So, without further ado, my Dow Jones forecast for 2018 takes into account the big elephant in the room: quantitative tightening (QT). Just because nobody is talking about it doesn’t make it unimportant.
Dow Jones to Hit 20,000 in 2018
Picking a specific target at a specific date is a fool’s errand. Anything can happen to change the investing landscape over such a vast period of time: sooner-than-unexpected domestic economic turmoil, terrorism, an international sovereign crisis, etc.
But, all things being equal, I think that the hundreds of billions of dollars in liquidity being sucked from the system will finally weigh on the market later in the year. With less money flowing into the market, the melt-up cycles will start to move downward. Quite simply, any inflows from the last vestiges of lemming investors and stock buybacks won’t be able to counteract the forces of tens of billions of dollars of liquidity draining from the Fed’s balance sheet.
Source: The Federal Reserve
Now, the Dow stock list could get trounced if this liquidity drain is combined with indications that a recession is imminent. That’s the real wildcard. With a current cyclically adjusted price-to-earnings (CAPE) ratio that is the third-highest in history (above 31), a recession will rock market valuations to their core. Remember, earnings typically collapse by 50%–80% during economic recessions. In 2008, earnings fell by more than 92%.
Dow Jones Industrial Average Forecast for 2018
The Dow Jones year-end forecast for 2018 could easily cascade much lower if a recession comes knocking at the door in Q4 2018. I don’t see that happening necessarily, hence my more “conservative” 20,000 forecast. But it’s something to be aware of. By May 2018, this business expansion will be the second-longest in America’s history. A recession is long overdue.
With that said, I believe John Tousley of Goldman Sachs Group Inc when he says that this economic expansion could sustain for a couple more years. Even though the expansion is old chronologically, it remains in good shape. U.S. GDP growth is still peaking, and President Trump may unleash more pro-growth policies (i.e. earnings repatriation) to keep this recovery simmering. This may act as a counterweight to the QT about to take place. (Source: “Goldman’s View: This Could Be the Longest Expansion in US History,” Financial Sense, September 13, 2017.)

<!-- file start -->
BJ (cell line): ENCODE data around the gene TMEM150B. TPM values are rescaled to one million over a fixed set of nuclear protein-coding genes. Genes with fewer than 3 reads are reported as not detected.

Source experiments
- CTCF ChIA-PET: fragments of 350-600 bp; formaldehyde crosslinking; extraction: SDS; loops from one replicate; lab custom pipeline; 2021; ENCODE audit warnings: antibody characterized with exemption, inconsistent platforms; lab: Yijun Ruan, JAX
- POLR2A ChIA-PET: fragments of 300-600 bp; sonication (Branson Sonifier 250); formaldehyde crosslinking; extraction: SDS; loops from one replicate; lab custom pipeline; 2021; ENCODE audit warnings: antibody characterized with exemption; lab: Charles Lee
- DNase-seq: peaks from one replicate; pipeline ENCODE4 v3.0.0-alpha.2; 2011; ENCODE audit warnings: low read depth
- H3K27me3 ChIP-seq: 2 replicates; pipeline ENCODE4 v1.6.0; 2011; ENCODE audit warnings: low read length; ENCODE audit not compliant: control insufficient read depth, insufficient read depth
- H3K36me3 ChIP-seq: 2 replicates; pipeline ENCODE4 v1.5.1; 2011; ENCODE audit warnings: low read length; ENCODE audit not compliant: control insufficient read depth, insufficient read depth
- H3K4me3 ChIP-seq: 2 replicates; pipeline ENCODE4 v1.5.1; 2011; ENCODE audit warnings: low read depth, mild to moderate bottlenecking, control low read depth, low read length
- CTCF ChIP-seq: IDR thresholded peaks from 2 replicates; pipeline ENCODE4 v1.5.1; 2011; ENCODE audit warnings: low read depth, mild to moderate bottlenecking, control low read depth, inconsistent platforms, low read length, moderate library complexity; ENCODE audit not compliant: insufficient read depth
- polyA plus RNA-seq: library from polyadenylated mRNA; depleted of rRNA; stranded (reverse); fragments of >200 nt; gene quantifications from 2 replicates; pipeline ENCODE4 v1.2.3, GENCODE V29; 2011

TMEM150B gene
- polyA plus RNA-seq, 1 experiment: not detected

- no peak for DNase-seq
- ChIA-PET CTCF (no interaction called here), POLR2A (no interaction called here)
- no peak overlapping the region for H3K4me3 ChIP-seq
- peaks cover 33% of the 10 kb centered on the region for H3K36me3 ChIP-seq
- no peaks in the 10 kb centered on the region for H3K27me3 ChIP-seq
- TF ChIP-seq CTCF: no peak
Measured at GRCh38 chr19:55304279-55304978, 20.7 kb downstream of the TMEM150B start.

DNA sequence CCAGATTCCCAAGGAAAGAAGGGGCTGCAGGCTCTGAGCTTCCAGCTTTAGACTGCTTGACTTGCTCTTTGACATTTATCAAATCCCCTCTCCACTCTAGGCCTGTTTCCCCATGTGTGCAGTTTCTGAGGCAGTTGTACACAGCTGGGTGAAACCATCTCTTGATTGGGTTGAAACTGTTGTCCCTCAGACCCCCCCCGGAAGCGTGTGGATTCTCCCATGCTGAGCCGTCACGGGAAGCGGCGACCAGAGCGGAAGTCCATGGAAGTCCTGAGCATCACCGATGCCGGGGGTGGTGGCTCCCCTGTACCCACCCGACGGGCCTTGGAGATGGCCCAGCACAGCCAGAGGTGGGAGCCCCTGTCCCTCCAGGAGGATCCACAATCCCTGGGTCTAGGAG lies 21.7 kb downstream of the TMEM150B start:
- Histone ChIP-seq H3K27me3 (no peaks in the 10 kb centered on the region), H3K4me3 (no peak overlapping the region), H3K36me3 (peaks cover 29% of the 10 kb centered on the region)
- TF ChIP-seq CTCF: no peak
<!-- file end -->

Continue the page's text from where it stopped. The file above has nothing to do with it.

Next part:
So, in a scenario where growth remains robust, say around three percent, the DJIA may not lose much ground. Even though QT will become the dominant force, it will be easier to engineer a soft decline if growth remains strong. Sort of like a balloon deflating naturally over time. That’s the Fed’s dream scenario: somehow drain $2.0 trillion from their balance sheet by the end of 2020, with asset prices only drifting lower in manageable amounts.
If QT and a recession take place by 2018’s end (which is unlikely), the DJIA could take a sustained and nasty fall, well below 20,000. It’s a longshot scenario, but one worth thinking about. This possibility gets more likely beyond 2018, but the worst of QT will have already passed, thus ameliorating the “double whammy” effects somewhat.
In my baseline scenario, where economic growth peaks and starts degenerating below two percent, the market will decline past 20,000 at some point in 2018. QT and decelerating corporate earnings will just be too much for gravity to defy—especially if QT leads to higher interest rates or is combined with more fed funds rate (FFR) hikes.
Higher yields will make the bond market more attractive in a falling equity price environment.
Dow Jones Long-Term Forecast 2018–2020
A Dow Jones forecast for 2018 wouldn’t be complete without prognosticating a couple more years down the road. At this point, it’s all just guesswork, but I’ll try anyhow.
Dow Jones predictions 2019: I believe America will finally enter recessionary water sometime in 2019. This will weight on valuations in most equity classes in this “everything bubble.” But the severity of the decline will depend on how much air QT has already taken out of the ball.
If the market shed 15%–25% by the time the obvious recessionary data rolls in, its impact will be mitigated. If the recessionary data occurs out of left field and/or QT somehow is as benign as the Fed keeps telling us, the drop will be severe.
Dow Jones predictions 2020: A recession will finally arrive. Whether this is induced domestically or triggered by other sovereign actors (i.e. China) is unclear. But something will happen to bring America to heel.
Fortunately for investors, the liquidity drain and rate hikes that began in 2015 give the Fed ammunition to aggressively act again to “save” the economy. That means another round of quantitative easing, direct asset purchases, bond market intervention, etc. to revive the economy after the next recession.